Just before falling asleep on January 1, 2017, I wondered if Prince William will take over when Queen Elizabeth passes on because I can’t imagine a Queen Camilla, and pondered what would happen to the business of the monarchy if Princess Diana resurfaced alive and well, with a daughter born of her marriage to Prince Charles before their marital separation. I still miss her. I know, I know. But I’m a writer, an historical fiction writer; I think of stuff like that late at night. A story needs twists and turns, and all the complications imaginable to work well, right?

Although I know it’s not good for me to fall asleep with worries, fears, and negative thoughts on my mind, but baby steps with feeling hopeful and all rah rah optimistic in 2017. I’ll get there. All I can muster at the moment is cautious optimism. And thank God for the Bed Time Fan app my daughter told me about. I slept like a baby and woke up very happy to be alive, craving a Mimosa.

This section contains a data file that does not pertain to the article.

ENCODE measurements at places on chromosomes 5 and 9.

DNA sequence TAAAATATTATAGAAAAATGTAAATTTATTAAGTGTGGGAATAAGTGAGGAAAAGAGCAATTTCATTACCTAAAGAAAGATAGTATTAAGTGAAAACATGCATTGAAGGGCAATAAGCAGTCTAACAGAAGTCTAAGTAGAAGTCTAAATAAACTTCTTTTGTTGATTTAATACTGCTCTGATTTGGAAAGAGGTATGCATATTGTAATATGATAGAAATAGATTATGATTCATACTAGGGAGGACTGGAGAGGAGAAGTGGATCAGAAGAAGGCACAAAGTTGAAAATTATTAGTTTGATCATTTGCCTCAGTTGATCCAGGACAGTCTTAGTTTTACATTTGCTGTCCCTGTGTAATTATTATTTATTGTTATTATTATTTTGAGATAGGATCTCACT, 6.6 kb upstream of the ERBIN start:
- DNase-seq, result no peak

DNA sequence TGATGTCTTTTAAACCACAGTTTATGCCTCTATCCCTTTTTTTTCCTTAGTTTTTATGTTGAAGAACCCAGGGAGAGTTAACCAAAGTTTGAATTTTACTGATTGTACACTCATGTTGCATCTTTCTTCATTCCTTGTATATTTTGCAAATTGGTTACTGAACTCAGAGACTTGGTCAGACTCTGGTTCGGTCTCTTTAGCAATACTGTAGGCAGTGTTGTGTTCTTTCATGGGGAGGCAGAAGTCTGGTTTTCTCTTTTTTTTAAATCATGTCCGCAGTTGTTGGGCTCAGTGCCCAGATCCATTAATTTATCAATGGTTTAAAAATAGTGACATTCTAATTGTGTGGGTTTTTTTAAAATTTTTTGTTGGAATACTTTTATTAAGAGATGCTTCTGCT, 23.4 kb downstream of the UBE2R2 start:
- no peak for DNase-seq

On the creative front, here at The Writing Life blog, we will continue posting our Tuesday Author Interview series, starting next week. So stay tuned! I’m now back at the writing desk with my second book, The Laments of Sister Inmaculada. No personal blog posts until then. I’ll be on social media sparingly, and by spring, I hope to send the first draft manuscript to my editor. Fingers crossed and prayers said. I love this new story and my characters, who will keep me company this winter. I hope you will love them, too.

I wish you and yours a blessed, safe, happy, healthy, prosperous, and creatively uplifting 2017. May all your hopes and dreams be realized this year.

I am happy to share some words from Neil Gaiman, which I highly encourage you to follow in 2017.